Well, it's a start....

Well, the first day of ICL 2008 has kicked off with a quick fire series of keynotes from Erhard Busek (Former Vice-President of Austria) who spoke on education for Europe - and emphasised the need for joined up thinking and a common understanding of who Europeans are. Then we can get down to addressing how education can be taken forward. Methinks he may be barking up the wrong tree here - Europe is such as diverse and multi-cultural group of countries (there is even dispute within most European nations about their identity and ownership of land, rights, etc) that this may be a pipe dream. There was much debate about language and a few innane comments from some delegates. One American delegate (name withheld to protect him) even tried to argue that English is now owned by everyone except the British. Well ship me off to Siberia! I apologise for even breathing. I know English borrows words from almost every other language but doesn't that make it ever richer? Except for yesterday when I spoke nought but German, I have spoken English from the day I, wel... first spoke. I don't feel at all dispossessed.

Busek rode these questions well and expertly skirted around some of the more controversial issues, such as who owned a language and the difference between knowledge and information. A link to the Wordle map I have created of his speech is below, and his dominant themes shine through, I think:



He was followed by Muriel Dunbar who works for the European Training Foundation, which confusingly does not work in Europe, does not provide training and is not a foundation - go figure. She talked about the trials and tribulations of trying to support the development of education and training initiatives using ICT and e-learning in Near East and Northern African countries. She talked about culturally specific problems, and access to learning as capacity building. Here is a link to her wordle map so you can see her predominent themes...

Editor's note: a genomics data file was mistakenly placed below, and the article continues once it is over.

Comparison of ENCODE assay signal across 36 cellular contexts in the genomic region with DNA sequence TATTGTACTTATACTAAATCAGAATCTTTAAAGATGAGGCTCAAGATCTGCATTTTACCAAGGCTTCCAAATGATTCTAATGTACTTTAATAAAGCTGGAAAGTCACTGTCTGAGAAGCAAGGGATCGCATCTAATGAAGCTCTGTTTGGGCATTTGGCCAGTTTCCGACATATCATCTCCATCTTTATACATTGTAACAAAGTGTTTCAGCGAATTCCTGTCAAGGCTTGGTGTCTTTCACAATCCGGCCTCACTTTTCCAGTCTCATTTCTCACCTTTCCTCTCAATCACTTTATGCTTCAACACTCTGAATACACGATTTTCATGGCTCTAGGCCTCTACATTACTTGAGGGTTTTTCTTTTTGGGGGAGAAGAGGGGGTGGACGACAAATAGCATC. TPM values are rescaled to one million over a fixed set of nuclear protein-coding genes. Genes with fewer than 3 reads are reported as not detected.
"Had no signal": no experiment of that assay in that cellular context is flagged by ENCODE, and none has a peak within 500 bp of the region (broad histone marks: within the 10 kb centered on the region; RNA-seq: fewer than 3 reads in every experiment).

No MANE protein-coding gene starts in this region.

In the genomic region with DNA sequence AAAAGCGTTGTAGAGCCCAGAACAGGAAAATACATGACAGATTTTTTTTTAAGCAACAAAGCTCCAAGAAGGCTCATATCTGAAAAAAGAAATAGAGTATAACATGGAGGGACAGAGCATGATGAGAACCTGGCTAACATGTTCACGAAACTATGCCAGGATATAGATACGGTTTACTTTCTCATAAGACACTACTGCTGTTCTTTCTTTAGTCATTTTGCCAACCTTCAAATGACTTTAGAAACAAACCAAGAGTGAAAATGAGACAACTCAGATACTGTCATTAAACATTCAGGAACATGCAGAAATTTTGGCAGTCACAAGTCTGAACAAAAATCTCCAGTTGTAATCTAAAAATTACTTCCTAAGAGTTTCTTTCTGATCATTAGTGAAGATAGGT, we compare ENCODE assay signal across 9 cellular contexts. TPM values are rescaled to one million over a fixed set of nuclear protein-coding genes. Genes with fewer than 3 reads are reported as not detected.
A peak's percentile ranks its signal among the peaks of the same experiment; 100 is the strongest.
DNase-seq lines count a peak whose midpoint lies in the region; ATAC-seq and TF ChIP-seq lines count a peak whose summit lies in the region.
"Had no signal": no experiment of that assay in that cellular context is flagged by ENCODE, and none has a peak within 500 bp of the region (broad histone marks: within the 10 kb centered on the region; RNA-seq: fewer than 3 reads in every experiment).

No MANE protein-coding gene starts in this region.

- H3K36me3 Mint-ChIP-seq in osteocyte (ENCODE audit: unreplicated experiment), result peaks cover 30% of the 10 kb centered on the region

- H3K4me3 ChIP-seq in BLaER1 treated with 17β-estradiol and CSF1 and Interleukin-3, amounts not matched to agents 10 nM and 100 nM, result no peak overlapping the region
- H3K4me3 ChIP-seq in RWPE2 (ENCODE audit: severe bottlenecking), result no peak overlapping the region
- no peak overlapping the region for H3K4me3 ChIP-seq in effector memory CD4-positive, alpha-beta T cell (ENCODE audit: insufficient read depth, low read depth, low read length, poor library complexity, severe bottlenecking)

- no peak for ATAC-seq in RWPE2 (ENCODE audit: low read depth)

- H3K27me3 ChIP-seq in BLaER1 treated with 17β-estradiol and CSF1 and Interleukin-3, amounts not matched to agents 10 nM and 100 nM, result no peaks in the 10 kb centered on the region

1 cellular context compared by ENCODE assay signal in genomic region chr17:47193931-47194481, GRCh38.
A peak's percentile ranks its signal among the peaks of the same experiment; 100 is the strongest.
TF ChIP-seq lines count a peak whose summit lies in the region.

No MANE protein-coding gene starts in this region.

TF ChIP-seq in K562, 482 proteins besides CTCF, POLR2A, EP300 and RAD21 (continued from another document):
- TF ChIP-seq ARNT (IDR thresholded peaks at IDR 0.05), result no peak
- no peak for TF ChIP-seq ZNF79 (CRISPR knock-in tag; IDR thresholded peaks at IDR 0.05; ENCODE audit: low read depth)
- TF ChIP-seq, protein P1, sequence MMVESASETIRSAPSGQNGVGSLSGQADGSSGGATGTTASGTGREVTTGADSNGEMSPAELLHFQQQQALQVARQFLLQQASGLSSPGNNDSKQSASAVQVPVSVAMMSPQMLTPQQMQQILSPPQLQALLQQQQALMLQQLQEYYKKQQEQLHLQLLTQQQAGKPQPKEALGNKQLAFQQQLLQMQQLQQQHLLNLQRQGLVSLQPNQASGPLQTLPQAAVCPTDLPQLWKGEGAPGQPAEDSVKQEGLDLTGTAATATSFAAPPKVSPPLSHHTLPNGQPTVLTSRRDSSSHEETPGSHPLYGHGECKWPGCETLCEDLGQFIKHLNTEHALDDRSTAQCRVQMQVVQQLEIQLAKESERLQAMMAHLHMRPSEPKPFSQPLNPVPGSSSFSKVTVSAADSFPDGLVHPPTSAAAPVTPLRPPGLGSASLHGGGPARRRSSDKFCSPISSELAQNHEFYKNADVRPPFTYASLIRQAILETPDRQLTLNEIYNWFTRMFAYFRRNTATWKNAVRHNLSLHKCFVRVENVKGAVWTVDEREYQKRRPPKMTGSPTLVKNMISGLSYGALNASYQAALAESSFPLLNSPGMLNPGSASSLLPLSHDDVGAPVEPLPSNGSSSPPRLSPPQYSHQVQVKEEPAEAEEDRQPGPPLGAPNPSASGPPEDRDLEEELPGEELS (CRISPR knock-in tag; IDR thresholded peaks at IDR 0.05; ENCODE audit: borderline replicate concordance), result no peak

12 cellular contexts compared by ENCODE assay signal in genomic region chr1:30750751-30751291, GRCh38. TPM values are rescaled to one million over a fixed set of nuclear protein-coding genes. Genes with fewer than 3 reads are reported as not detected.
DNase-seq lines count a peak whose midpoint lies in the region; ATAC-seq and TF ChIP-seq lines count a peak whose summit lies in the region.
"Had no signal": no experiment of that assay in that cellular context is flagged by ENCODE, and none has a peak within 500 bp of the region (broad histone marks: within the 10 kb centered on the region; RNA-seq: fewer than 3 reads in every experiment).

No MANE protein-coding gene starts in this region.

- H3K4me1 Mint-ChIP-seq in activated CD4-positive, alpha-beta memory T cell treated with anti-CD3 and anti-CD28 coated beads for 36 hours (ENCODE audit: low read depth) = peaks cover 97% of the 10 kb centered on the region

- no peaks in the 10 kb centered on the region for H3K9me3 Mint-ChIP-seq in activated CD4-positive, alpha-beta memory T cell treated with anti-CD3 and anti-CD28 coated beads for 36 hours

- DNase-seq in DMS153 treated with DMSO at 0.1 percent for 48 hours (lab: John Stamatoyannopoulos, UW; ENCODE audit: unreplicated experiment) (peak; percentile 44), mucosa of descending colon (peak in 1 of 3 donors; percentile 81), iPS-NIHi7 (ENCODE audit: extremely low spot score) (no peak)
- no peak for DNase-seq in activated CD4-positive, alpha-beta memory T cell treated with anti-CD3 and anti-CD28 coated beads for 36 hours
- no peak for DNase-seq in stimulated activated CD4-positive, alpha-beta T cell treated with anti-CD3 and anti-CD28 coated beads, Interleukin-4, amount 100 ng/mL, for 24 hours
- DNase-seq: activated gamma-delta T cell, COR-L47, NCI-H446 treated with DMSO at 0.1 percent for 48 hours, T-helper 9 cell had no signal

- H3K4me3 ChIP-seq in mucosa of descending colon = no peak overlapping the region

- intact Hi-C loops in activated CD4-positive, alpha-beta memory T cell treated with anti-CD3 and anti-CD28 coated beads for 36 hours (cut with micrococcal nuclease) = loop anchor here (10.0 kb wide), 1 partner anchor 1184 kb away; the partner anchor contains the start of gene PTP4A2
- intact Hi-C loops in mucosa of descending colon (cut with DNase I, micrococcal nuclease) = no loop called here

I can't say that either keynote really floated my boat, but it's early days yet and there are sessions planned for this afternoon and evening that look interesting. More later from the conference....

Comments

Finem said…
I can imagine you as a British are upset that the English should not own the language. It originated from a simple observation. People with English as their second language often find it easier to listen to other English as second language speakers than to native speakers. I guess native speakers just speak to quick for them and use uncommon words.
It is indeed silly to conclude from that that the English do no longer own their language. They should just speak a bit slower to us poor second language guys ;-)
Steve Wheeler said…
Definitely not upset - simply bemused by the statement. I say again that I for one don't feel any loss of ownership - I continue to talk English so therefore I own it. I guess this is the price English pays for being such a successful language. I ---- will ---- speak ---- more ---- slowly ---- in ---- future.... (long smiiiiile)

Popular Posts